Astrobotic’s Peregrine spacecraft will burn up in Earth’s atmosphere on Thursday, January 18, NASA has confirmed.
Pittsburgh-based Astrobotic said earlier in the week that the burn-up of the Peregrine spacecraft, which is about the size of a storage shed, posed no safety risks and will remove from orbit what would otherwise become a piece of hazardous space junk.
The mission was supposed to put the first U.S. lander on the moon since the final Apollo mission five decades ago, but a debilitating propellant leak that began shortly after launch on January 8 prevented the spacecraft from reaching the lunar surface.
However, the bid to also become the first private company to put a lander on the moon hasn’t been cast as a complete failure, as Astrobotic managed to keep the spacecraft operational for much longer than expected, partly because the propellant leakage eased.
This enabled the team to power up some of Peregrine’s 21 payloads and to run other checks on the vehicle, with the gathered data set to prove useful for future Astrobotic missions.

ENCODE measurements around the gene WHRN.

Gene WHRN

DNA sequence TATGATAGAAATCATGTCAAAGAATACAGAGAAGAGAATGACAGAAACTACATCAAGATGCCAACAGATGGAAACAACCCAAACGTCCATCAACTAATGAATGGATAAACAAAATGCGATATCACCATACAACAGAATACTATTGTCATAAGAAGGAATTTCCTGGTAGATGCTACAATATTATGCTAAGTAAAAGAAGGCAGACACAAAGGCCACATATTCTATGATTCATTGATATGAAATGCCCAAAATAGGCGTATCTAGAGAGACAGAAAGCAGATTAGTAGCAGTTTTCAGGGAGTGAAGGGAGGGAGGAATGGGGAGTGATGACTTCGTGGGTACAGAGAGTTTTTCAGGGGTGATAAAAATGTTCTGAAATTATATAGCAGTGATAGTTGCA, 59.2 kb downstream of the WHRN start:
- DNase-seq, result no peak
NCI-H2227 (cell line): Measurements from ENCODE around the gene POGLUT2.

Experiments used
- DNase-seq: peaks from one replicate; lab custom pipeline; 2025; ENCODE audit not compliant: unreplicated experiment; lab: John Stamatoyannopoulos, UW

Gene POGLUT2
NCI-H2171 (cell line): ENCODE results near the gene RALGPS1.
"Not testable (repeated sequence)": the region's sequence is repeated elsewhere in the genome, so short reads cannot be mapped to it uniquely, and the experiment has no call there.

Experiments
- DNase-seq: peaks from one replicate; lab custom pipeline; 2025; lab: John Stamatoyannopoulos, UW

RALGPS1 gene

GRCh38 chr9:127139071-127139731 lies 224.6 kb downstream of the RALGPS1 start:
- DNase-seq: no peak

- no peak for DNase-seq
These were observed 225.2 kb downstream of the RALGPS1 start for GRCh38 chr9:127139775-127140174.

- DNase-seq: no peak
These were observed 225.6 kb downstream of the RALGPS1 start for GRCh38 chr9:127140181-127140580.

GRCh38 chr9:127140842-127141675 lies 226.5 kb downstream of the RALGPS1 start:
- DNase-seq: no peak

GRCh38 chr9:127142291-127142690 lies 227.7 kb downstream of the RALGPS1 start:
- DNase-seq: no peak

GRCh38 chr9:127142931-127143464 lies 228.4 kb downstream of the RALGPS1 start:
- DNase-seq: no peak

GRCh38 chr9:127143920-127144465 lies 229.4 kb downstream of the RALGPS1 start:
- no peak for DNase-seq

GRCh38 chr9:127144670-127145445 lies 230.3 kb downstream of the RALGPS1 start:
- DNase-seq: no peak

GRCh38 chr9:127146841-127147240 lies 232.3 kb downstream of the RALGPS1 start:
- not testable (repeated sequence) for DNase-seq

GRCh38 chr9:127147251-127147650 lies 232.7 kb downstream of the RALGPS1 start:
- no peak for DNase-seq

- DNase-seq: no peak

Peregrine Mission 1 was part of NASA’s new CLPS (Commercial Lunar Payload Services) program, which involves the space agency contracting commercial entities to send science missions to the moon ahead of the first Artemis crewed landing, which is expected to take place in 2026.
“I am so proud of what our team has accomplished with this mission,” Astrobotic CEO John Thornton said recently. “It is a great honor to witness firsthand the heroic efforts of our mission control team overcoming enormous challenges to recover and operate the spacecraft after Monday’s propulsion anomaly.”
Thornton added: “This mission has already taught us so much and has given me great confidence that our next mission to the moon will achieve a soft landing.”
That mission involves the Griffin Lander, which Astrobotic hopes to put on the lunar surface in November.